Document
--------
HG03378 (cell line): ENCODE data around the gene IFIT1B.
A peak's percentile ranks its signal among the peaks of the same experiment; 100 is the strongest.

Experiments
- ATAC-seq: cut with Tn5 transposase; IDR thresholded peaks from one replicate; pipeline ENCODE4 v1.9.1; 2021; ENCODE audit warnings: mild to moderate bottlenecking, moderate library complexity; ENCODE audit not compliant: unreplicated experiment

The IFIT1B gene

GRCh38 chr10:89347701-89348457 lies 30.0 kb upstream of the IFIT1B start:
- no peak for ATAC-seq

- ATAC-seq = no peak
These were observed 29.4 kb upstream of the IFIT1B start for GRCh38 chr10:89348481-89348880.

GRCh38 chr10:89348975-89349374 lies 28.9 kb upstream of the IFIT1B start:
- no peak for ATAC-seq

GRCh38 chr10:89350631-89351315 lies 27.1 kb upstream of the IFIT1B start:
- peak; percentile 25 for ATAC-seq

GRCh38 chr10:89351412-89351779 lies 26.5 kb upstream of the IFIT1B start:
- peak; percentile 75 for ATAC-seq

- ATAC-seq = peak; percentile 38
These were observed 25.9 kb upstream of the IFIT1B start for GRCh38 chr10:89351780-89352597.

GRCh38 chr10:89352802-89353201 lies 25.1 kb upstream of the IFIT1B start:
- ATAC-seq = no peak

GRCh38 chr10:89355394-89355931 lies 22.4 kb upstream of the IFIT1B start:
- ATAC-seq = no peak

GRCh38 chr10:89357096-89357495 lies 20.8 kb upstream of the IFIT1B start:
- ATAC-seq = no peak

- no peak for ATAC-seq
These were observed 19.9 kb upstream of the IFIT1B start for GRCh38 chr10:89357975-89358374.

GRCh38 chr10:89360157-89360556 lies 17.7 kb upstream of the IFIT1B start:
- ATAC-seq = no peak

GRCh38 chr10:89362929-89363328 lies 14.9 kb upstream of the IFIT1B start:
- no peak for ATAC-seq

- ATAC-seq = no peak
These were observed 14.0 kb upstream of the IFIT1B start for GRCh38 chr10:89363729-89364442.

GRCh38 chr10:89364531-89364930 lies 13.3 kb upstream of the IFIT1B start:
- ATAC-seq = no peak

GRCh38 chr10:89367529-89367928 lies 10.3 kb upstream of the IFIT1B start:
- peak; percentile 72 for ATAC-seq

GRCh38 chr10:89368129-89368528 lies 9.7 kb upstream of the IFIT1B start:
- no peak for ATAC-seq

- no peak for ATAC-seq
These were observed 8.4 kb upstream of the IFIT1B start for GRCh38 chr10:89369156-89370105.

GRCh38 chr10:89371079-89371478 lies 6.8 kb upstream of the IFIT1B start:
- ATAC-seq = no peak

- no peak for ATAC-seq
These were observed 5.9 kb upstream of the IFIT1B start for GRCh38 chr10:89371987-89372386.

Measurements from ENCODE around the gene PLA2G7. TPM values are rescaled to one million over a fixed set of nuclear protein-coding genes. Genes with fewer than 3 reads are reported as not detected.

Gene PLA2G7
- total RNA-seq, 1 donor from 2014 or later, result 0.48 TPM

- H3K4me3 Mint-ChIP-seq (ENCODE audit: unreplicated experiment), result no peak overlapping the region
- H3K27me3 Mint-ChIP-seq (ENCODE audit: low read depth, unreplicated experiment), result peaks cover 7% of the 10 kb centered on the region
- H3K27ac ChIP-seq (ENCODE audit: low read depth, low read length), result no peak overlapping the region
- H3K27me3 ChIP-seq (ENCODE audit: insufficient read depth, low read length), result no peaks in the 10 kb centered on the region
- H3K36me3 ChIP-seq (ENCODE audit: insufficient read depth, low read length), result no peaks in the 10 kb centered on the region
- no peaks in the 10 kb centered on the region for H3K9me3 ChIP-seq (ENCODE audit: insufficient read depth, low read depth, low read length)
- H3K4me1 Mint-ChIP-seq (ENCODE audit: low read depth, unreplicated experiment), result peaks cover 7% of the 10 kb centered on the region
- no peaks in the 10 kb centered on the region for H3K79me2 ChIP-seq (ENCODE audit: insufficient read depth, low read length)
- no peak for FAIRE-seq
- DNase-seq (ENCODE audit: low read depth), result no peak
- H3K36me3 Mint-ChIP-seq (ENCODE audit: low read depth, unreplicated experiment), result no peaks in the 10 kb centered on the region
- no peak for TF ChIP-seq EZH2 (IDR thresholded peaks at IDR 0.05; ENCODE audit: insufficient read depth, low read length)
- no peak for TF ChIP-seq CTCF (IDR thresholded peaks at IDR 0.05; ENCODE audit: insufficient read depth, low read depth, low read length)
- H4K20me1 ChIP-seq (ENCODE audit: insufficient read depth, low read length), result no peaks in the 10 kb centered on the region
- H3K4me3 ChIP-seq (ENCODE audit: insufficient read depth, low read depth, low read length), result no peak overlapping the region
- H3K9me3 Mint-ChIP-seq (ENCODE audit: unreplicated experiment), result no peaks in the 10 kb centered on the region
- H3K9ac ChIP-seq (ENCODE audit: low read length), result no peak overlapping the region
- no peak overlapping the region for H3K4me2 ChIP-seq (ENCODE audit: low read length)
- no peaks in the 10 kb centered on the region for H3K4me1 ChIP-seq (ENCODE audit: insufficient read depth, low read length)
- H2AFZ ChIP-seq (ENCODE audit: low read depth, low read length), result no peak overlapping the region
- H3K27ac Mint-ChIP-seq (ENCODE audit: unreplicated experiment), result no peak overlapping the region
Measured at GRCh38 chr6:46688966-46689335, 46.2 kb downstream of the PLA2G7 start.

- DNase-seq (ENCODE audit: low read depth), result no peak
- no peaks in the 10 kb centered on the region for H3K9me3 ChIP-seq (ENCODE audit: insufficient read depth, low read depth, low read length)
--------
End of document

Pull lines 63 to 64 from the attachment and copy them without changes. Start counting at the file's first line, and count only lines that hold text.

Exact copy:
- H3K9ac ChIP-seq (ENCODE audit: low read length), result no peak overlapping the region
- no peak overlapping the region for H3K4me2 ChIP-seq (ENCODE audit: low read length)